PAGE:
New York has changed me in ways that I could not have imagined. I now say “awesome” a lot more than I used to (never, in fact) and I have on more than one occasion said “super awesome!” without irony. I “take” my showers. I don’t “have” them dammit, I take them, I show them who’s boss. I enjoy pretzels, and peanut butter. I squirt my own liquid butter on my popcorn at the movies without thinking about how gross that is.
But some things do not change. I still say instinctively say “rubbish” for “trash”, I never hear an American talk about “pants” without snickering a bit inside, and I have a rich vocabulary of swear words that is the envy of my American friends. I care a lot about tea, and I’m just going to call it as I see it; American cookies are a Huge let down. Huge. Just look at this Penguin Bar, this Hobnob, this Wagon Wheel, and tell me I’m not right.
If you straddle two cultures as I do, living in the US, but being from the UK, it’s helpful that red white and blue food items can do double duty and stand patriotically for both.
It’s a hot and steamy Memorial Day long weekend here in NYC, and the start of Jubilee week and a heat wave in the UK. Could there be a better time for red white and blue ice pops?
I’ve written before about easy ways to make red white and blue ice pops – frankly, the easiest way is to buy smoothies and use those. These are a little more gourmet – the kind of ice pops you can serve to your friends on a hot day at the end of a BBQ and feel very cool about yourself.
To make a layered pop you pour the mould one third full with mixture, freeze for 2 hours until set, then pour in the next color, and so on. It’s best to start these the day before you want to serve them so they can really set up together.
Last summer I bought a popsicle mold set. Until then I had been using plastic water cups and wooden sticks. It’s a style thing. Whatever you prefer.
Raspberry Mint Pops¼ cup sugar ½ cup water 1 large bunch of mint leaves 2 cups raspberries 2 tbsp lemon juice
- Put the sugar and water in a pan and heat gently until the sugar dissolves. Add the mint leaves and cool, then strain to make mint simple syrup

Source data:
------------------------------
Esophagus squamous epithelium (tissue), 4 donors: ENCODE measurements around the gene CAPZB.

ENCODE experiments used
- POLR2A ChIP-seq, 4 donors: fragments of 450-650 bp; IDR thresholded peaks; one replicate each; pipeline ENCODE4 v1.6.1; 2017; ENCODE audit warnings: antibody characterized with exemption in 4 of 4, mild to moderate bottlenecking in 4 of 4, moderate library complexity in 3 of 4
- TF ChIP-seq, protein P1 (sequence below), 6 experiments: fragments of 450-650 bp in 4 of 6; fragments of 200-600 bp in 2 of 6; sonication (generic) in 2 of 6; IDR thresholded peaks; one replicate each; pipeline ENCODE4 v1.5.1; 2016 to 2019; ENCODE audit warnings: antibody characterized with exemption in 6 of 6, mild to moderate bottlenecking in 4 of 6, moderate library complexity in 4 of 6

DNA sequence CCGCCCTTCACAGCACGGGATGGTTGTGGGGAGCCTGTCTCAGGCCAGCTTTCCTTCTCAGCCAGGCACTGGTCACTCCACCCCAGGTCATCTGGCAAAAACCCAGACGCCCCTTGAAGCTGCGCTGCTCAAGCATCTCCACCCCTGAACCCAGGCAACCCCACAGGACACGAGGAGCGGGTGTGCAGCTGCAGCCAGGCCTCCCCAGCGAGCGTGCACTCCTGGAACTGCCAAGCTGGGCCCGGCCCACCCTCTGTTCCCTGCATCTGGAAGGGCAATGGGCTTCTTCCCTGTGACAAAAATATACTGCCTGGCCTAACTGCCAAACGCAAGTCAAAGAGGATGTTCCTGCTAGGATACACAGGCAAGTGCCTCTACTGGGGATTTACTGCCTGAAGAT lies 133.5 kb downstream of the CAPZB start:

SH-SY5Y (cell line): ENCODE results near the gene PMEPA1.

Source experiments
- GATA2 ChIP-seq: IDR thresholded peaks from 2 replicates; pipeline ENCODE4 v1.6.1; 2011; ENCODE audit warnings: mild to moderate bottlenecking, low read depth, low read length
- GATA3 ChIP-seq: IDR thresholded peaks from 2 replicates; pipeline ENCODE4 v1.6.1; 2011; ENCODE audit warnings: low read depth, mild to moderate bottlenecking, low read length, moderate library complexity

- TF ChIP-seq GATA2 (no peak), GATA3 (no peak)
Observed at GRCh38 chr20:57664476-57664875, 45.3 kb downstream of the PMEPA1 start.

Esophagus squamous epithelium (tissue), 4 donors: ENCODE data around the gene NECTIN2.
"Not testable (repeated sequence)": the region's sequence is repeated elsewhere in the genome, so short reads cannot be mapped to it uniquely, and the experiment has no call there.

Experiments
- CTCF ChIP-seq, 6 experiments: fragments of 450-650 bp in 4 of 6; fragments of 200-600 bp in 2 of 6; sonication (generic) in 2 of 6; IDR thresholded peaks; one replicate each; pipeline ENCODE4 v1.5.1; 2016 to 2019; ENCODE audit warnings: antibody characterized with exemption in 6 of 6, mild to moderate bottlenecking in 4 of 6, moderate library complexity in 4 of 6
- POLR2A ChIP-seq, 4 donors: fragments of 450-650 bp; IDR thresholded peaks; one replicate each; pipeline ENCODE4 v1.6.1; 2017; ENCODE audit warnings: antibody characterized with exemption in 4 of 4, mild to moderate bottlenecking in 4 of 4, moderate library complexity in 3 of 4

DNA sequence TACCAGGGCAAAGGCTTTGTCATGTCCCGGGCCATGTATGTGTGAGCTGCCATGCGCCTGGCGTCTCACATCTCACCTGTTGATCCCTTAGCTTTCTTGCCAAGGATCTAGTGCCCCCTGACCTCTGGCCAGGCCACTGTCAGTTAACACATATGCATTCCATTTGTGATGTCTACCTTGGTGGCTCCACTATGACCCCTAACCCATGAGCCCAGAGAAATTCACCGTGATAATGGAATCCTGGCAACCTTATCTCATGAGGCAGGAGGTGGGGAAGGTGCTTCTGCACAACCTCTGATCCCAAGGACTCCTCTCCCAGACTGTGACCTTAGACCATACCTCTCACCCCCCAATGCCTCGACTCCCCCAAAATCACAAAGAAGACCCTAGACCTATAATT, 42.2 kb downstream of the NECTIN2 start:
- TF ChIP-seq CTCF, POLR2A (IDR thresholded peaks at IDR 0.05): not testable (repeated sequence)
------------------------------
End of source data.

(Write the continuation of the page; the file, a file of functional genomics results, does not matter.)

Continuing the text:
- Blend the raspberries with the lemon juice and 1 tbsp of mint simple syrup – taste and see if the mixture is sweet enough – you may need to add some more syrup depending on the sweetness of the berries. If the mixture is really stiff add a tbsp of water
- Pour into the molds. Freeze for 2 – 3 hours until set
Elderflower Ice Pops1 cup sparkling water (I love the citrus lemon San Pelligrino) 1/4 – 1/3 cup elderflower cordial
- Mix the water and cordial together and taste – the bottles I buy in Waitrose are less strong than the bottles I buy in Ikea, so do this to taste – you want a strong elderflower flavor
- Freeze in ice pop molds for 2 – 3 hours until set
If you’re making this is a layer, leave it plain, but if you’re making straight up elderflower ice pops, consider adding a few blueberries and pouring the mixture half way up the mould, freezing, then adding raspberries and another layer of elderflower and freezing again.
Blueberry Thyme Ice Pops2 cups blueberries ¼ cup sugar ½ cup water 5 sprigs of fresh thyme
- Pour the sugar and water in to a pan and heat gently until the sugar dissolves. Add the thyme springs and cool to make thyme simple syrup
- Blend the blueberries until smooth (you might need to ass a tbsp of water). Add 1 – 2 tbsp of syrup to taste
- Pour into molds and freeze for 2 – 3 hours until set
If You Can Make That You Can Make This
- Make sorbet by freezing each mixture in tupperwear for an hour, blitzing in a processor, freezing for another hour, blitzing again, then leaving to set for 2 – 3 hours
- Add a splash of rum in with the raspberries, a splash of gin with the elderflowers and a splash of lemon vodka with the blueberries
- Or blend the sorbet with a splash of booze and water to turn into a frozen drink
- Try these red white and blue Popsicles
- Or this summer-y Arnold Palmer Ice Pop